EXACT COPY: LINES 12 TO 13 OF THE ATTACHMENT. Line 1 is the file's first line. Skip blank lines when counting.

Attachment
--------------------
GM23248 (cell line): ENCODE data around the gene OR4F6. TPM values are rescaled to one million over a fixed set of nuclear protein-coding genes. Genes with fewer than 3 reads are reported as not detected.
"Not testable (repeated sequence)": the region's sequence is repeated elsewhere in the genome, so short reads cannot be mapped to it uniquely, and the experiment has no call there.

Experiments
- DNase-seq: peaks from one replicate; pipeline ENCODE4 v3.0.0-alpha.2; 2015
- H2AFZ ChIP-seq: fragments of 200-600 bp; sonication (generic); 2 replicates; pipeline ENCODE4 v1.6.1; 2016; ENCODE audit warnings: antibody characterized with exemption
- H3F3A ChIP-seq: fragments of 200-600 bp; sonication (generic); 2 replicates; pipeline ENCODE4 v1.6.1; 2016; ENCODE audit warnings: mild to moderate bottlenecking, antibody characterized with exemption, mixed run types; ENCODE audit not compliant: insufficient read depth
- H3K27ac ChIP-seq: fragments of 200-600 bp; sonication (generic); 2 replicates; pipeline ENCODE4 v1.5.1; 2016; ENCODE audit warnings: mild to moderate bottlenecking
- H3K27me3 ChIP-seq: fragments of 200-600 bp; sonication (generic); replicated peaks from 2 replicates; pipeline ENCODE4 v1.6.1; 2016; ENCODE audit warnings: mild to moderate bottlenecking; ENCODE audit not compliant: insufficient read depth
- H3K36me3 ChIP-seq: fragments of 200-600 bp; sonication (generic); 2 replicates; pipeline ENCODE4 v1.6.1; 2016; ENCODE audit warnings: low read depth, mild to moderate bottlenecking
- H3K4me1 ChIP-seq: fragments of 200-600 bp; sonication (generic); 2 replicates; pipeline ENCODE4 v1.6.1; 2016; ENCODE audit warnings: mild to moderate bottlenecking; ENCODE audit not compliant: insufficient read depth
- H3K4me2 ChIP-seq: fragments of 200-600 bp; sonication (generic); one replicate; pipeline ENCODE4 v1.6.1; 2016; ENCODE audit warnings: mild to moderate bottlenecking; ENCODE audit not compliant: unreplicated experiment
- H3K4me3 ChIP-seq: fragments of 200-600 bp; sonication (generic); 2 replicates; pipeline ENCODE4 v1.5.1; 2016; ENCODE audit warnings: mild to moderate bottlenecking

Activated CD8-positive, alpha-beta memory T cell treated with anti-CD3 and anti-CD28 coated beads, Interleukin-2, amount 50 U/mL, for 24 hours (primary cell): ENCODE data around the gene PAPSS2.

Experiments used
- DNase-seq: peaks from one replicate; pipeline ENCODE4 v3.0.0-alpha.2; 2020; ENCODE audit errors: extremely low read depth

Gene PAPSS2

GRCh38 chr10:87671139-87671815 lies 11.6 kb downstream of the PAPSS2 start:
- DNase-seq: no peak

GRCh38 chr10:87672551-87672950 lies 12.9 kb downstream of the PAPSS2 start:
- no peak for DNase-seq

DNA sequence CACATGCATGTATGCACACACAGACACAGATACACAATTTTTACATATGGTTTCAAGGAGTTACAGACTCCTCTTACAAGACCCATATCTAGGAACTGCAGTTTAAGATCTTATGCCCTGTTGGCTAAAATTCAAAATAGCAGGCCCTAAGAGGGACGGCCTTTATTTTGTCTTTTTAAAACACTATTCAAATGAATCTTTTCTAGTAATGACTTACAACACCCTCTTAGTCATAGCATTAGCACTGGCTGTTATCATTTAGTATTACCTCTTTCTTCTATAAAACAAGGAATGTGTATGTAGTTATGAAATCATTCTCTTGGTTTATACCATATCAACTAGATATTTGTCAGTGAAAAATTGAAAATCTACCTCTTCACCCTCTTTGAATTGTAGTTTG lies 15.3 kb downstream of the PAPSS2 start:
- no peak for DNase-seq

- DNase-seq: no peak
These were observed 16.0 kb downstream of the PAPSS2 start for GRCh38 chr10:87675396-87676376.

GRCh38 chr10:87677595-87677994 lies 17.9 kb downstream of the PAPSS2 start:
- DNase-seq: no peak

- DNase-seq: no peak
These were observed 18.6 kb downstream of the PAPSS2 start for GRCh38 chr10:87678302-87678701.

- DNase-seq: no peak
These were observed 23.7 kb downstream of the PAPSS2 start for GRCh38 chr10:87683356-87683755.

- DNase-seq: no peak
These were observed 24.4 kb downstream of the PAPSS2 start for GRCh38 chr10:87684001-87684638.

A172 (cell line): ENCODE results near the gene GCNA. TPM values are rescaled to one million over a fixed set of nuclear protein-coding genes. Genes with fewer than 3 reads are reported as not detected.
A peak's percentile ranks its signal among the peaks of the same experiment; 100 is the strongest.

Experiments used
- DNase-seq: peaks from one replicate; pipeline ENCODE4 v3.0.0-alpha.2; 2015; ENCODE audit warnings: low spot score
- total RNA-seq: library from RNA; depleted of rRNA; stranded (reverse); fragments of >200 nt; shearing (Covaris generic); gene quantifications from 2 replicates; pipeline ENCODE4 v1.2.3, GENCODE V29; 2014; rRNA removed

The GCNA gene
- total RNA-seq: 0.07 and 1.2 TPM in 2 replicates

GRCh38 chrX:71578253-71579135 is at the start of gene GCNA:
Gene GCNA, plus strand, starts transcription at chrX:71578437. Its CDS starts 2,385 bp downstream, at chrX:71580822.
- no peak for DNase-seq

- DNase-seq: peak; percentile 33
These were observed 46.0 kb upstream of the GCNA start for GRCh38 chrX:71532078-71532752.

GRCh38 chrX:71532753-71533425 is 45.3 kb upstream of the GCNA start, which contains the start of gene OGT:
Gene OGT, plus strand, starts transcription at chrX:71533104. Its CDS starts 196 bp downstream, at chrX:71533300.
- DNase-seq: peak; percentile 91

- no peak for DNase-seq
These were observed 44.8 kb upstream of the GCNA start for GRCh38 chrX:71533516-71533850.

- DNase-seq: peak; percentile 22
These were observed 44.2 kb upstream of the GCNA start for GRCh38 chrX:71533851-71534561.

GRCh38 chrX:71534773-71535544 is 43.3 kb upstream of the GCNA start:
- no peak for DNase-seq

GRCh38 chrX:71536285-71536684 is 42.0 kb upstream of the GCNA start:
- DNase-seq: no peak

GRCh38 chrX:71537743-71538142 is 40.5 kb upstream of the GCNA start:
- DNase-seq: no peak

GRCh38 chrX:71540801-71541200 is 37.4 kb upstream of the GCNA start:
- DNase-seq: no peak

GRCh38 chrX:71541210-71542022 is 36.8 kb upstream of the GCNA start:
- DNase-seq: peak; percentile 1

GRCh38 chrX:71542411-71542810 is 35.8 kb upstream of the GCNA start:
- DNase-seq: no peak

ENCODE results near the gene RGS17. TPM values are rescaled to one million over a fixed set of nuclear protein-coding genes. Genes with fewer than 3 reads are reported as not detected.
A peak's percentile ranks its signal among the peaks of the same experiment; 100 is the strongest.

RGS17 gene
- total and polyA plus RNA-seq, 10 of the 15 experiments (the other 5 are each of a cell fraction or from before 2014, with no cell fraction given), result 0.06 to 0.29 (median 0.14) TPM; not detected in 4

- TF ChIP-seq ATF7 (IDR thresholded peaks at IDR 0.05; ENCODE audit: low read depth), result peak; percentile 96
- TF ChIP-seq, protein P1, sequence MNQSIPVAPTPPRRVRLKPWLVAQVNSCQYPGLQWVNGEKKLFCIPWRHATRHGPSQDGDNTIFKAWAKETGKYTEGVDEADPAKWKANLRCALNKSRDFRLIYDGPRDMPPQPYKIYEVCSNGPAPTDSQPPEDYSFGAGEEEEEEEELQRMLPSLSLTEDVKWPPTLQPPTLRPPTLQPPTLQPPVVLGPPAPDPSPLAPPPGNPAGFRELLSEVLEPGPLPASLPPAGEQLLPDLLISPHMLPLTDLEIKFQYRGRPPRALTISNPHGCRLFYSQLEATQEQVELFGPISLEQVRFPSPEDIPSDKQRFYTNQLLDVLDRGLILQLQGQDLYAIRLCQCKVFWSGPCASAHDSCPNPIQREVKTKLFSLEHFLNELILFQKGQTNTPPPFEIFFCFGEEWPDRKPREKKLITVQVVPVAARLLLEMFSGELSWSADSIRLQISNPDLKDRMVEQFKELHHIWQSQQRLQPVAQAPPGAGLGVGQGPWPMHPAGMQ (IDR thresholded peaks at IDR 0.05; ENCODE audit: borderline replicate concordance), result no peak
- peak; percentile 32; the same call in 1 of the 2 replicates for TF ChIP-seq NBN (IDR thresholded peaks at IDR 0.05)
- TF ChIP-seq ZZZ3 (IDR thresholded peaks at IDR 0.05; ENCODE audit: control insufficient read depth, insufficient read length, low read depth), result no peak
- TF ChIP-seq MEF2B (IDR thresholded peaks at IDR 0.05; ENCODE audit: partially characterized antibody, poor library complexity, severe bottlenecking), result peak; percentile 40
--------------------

- H3K4me3 ChIP-seq: fragments of 200-600 bp; sonication (generic); 2 replicates; pipeline ENCODE4 v1.5.1; 2016; ENCODE audit warnings: mild to moderate bottlenecking

Activated CD8-positive, alpha-beta memory T cell treated with anti-CD3 and anti-CD28 coated beads, Interleukin-2, amount 50 U/mL, for 24 hours (primary cell): ENCODE data around the gene PAPSS2.